Charles G. Dawes and Owen D. Young in Berlin (1924)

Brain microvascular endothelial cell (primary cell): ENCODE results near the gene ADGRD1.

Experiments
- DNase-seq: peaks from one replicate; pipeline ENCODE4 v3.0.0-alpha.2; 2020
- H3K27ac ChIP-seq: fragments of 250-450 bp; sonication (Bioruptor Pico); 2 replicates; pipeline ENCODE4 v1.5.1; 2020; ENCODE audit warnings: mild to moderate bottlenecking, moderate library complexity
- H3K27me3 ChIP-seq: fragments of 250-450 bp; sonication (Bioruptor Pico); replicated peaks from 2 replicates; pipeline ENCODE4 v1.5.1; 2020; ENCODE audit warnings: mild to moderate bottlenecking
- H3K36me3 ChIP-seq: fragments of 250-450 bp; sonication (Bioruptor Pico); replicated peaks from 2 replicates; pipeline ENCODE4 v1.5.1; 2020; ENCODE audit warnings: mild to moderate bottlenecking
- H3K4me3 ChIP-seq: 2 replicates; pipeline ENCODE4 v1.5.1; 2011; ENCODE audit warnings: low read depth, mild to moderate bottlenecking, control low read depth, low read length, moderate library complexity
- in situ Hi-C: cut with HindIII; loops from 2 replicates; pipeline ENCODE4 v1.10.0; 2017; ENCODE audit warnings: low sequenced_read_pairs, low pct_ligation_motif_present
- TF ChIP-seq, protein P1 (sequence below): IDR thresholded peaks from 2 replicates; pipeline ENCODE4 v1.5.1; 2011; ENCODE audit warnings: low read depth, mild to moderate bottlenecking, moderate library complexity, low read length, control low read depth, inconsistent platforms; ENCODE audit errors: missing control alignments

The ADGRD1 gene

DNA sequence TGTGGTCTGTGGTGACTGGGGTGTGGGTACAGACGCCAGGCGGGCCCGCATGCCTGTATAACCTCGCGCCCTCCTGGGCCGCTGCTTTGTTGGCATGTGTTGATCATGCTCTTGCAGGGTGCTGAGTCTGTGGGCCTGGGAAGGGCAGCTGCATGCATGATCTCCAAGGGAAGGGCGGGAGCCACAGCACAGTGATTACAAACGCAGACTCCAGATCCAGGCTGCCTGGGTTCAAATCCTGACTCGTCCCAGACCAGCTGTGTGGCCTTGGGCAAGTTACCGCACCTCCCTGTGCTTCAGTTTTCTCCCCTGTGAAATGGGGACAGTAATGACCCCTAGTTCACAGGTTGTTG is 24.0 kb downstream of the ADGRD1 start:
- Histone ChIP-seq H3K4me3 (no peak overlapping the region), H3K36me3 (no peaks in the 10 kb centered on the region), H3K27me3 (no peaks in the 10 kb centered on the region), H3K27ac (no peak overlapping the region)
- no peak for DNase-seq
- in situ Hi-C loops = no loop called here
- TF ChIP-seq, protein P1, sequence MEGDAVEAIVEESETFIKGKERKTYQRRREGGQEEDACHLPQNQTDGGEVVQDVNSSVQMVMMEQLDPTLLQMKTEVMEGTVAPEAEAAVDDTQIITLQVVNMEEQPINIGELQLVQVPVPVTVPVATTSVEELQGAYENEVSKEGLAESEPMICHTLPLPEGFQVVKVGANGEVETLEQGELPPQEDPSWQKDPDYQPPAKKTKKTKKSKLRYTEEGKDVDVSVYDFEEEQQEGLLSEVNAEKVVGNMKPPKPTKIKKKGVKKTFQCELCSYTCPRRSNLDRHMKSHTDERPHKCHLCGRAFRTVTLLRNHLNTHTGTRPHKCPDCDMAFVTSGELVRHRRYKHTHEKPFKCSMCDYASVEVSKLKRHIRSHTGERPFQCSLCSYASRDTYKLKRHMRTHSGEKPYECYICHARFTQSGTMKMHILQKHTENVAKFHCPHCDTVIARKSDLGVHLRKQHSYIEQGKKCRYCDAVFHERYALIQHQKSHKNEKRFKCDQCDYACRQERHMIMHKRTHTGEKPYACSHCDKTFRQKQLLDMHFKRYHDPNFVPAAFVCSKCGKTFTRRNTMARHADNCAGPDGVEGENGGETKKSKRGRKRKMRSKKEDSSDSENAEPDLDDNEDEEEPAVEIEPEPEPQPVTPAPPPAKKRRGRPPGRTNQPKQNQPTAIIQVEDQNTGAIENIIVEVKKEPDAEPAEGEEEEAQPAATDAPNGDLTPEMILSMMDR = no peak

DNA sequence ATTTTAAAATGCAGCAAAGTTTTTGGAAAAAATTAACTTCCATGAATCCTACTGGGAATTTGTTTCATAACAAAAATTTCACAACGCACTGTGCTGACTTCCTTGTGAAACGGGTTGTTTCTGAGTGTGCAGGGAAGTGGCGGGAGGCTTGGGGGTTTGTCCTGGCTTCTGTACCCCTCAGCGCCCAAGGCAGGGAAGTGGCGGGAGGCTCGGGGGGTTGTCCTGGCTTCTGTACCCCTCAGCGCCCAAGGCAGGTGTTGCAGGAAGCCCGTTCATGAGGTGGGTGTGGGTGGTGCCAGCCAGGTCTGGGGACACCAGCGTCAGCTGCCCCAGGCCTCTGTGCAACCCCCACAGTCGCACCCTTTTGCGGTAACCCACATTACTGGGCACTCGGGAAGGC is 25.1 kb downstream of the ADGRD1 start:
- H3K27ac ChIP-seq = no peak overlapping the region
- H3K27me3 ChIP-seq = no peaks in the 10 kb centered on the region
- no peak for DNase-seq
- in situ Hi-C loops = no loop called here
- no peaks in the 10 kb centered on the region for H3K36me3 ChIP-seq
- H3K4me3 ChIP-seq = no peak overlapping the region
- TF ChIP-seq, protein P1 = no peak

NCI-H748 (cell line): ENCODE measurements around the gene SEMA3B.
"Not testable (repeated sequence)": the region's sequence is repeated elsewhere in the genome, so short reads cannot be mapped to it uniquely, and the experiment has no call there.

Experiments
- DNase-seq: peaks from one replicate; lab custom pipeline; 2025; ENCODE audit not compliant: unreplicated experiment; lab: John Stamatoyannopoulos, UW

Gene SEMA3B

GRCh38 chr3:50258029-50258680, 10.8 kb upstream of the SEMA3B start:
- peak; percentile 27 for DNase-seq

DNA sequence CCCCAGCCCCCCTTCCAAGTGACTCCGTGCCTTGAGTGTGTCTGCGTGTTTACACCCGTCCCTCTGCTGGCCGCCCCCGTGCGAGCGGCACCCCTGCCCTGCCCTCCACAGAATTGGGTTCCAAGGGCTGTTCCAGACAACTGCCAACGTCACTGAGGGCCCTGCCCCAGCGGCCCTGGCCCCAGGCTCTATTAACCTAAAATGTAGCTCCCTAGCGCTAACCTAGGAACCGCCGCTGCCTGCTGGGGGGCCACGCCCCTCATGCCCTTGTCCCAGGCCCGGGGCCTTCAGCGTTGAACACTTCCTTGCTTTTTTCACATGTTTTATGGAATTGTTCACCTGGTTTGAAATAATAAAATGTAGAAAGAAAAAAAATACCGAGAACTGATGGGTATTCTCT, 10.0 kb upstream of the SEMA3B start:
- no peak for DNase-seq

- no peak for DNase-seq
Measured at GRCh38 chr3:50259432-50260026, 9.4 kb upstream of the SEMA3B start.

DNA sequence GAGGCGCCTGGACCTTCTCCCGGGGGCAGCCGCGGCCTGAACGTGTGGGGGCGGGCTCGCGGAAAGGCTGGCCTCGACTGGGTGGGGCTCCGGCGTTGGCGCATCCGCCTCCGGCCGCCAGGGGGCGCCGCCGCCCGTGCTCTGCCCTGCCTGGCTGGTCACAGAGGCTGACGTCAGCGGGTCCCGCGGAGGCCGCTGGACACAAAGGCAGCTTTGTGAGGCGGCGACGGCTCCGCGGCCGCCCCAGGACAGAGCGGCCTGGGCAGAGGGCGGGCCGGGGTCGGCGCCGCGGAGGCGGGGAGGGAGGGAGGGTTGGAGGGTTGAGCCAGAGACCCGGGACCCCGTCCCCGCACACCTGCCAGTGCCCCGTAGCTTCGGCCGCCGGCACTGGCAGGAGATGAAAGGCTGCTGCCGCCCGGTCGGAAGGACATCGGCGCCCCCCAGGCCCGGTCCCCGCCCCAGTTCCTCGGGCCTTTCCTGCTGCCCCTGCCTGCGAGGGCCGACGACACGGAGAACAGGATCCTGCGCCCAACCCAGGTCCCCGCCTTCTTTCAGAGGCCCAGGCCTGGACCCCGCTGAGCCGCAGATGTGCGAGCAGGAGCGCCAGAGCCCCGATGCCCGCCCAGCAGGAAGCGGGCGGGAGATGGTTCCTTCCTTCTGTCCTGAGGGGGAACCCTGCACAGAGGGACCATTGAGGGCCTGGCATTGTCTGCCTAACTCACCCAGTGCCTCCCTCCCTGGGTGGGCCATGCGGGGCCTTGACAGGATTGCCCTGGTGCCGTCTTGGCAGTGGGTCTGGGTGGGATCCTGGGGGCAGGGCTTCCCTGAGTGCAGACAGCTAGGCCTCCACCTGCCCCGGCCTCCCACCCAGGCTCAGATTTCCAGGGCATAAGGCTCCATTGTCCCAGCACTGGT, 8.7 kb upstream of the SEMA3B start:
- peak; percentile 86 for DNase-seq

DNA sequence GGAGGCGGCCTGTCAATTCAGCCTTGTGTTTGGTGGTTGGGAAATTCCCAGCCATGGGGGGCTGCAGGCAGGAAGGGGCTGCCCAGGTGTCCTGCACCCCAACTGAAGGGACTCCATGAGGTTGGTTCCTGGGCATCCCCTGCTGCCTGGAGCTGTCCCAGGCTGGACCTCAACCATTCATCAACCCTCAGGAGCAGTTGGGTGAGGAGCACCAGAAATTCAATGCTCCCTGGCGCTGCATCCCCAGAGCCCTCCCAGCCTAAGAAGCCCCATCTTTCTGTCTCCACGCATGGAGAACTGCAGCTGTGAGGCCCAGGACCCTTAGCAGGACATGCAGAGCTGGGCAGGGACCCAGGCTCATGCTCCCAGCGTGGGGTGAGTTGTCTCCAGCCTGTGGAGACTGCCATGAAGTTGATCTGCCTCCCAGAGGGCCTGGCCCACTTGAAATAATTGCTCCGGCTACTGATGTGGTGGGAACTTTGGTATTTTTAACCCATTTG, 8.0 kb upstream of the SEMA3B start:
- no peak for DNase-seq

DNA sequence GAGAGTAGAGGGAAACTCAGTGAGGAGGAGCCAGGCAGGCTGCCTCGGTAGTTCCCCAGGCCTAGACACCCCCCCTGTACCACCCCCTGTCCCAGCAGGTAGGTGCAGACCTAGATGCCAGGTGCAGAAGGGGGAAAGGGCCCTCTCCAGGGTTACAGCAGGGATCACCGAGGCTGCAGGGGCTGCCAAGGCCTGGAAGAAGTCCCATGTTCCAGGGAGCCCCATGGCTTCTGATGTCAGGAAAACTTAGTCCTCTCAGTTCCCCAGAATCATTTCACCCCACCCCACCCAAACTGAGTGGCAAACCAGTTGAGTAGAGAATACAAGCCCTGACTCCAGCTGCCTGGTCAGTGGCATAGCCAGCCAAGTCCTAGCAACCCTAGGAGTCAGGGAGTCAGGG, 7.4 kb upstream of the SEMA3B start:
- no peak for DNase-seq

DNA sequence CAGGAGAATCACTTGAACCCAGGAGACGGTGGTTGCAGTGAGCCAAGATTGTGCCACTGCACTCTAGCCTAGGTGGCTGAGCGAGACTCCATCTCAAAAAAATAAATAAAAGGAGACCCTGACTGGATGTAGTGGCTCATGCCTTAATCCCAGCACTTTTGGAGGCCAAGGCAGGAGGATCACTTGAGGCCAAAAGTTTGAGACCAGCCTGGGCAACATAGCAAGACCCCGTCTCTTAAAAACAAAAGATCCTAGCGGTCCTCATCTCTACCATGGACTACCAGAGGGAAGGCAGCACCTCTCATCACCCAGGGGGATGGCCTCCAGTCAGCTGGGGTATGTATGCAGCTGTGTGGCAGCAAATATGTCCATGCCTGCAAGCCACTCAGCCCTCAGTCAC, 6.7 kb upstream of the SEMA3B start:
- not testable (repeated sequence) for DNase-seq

Charles G. Dawes (left) and Owen D. Young (right) traveled to Berlin in 1924 in advance of the publication of their report to the Allied Reparations Commission. In August of that year, the Allies and Germany accepted the Dawes Plan at the London Conference. Although the plan did not reduce the overall amount of reparations, it delineated a more reasonable schedule of payments and was passed by the German Reichstag. Dawes, who became Vice President of the United States under President Calvin Coolidge, was award the Nobel Peace Prize in 1925 for his work on the plan. It was replaced, however, in 1929 with the Young Plan, which lowered the overall burden of German debt and established a new payment schedule.